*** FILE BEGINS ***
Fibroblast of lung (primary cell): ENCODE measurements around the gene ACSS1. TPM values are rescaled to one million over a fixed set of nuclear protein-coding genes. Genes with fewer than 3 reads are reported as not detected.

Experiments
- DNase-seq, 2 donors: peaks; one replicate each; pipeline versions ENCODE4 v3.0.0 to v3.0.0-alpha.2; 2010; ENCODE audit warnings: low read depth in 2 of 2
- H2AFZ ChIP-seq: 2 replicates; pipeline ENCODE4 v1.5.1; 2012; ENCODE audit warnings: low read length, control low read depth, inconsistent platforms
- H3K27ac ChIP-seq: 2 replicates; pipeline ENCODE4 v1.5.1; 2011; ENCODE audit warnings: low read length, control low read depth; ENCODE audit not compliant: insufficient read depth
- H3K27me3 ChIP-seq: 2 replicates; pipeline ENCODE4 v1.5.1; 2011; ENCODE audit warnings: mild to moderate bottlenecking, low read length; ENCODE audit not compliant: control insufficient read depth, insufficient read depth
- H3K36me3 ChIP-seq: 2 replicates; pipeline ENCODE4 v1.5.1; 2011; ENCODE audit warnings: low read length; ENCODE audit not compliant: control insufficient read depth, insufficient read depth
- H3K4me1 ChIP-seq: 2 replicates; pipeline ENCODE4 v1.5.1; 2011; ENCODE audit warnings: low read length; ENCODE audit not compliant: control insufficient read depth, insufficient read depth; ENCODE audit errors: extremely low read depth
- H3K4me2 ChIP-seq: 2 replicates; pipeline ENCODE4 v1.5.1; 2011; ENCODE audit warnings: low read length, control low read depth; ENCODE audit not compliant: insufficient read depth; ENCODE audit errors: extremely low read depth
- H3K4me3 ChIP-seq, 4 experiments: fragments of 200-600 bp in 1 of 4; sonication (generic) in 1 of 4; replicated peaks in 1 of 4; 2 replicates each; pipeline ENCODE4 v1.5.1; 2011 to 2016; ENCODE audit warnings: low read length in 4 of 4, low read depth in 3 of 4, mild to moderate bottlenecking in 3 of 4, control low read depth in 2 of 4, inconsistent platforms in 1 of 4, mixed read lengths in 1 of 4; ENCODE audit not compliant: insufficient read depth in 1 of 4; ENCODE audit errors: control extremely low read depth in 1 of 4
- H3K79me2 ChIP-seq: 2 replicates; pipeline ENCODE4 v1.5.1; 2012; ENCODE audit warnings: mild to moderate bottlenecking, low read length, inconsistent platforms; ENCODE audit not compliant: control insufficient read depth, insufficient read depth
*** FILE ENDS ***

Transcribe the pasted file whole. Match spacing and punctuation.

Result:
Fibroblast of lung (primary cell): ENCODE measurements around the gene ACSS1. TPM values are rescaled to one million over a fixed set of nuclear protein-coding genes. Genes with fewer than 3 reads are reported as not detected.

Experiments
- DNase-seq, 2 donors: peaks; one replicate each; pipeline versions ENCODE4 v3.0.0 to v3.0.0-alpha.2; 2010; ENCODE audit warnings: low read depth in 2 of 2
- H2AFZ ChIP-seq: 2 replicates; pipeline ENCODE4 v1.5.1; 2012; ENCODE audit warnings: low read length, control low read depth, inconsistent platforms
- H3K27ac ChIP-seq: 2 replicates; pipeline ENCODE4 v1.5.1; 2011; ENCODE audit warnings: low read length, control low read depth; ENCODE audit not compliant: insufficient read depth
- H3K27me3 ChIP-seq: 2 replicates; pipeline ENCODE4 v1.5.1; 2011; ENCODE audit warnings: mild to moderate bottlenecking, low read length; ENCODE audit not compliant: control insufficient read depth, insufficient read depth
- H3K36me3 ChIP-seq: 2 replicates; pipeline ENCODE4 v1.5.1; 2011; ENCODE audit warnings: low read length; ENCODE audit not compliant: control insufficient read depth, insufficient read depth
- H3K4me1 ChIP-seq: 2 replicates; pipeline ENCODE4 v1.5.1; 2011; ENCODE audit warnings: low read length; ENCODE audit not compliant: control insufficient read depth, insufficient read depth; ENCODE audit errors: extremely low read depth
- H3K4me2 ChIP-seq: 2 replicates; pipeline ENCODE4 v1.5.1; 2011; ENCODE audit warnings: low read length, control low read depth; ENCODE audit not compliant: insufficient read depth; ENCODE audit errors: extremely low read depth
- H3K4me3 ChIP-seq, 4 experiments: fragments of 200-600 bp in 1 of 4; sonication (generic) in 1 of 4; replicated peaks in 1 of 4; 2 replicates each; pipeline ENCODE4 v1.5.1; 2011 to 2016; ENCODE audit warnings: low read length in 4 of 4, low read depth in 3 of 4, mild to moderate bottlenecking in 3 of 4, control low read depth in 2 of 4, inconsistent platforms in 1 of 4, mixed read lengths in 1 of 4; ENCODE audit not compliant: insufficient read depth in 1 of 4; ENCODE audit errors: control extremely low read depth in 1 of 4
- H3K79me2 ChIP-seq: 2 replicates; pipeline ENCODE4 v1.5.1; 2012; ENCODE audit warnings: mild to moderate bottlenecking, low read length, inconsistent platforms; ENCODE audit not compliant: control insufficient read depth, insufficient read depth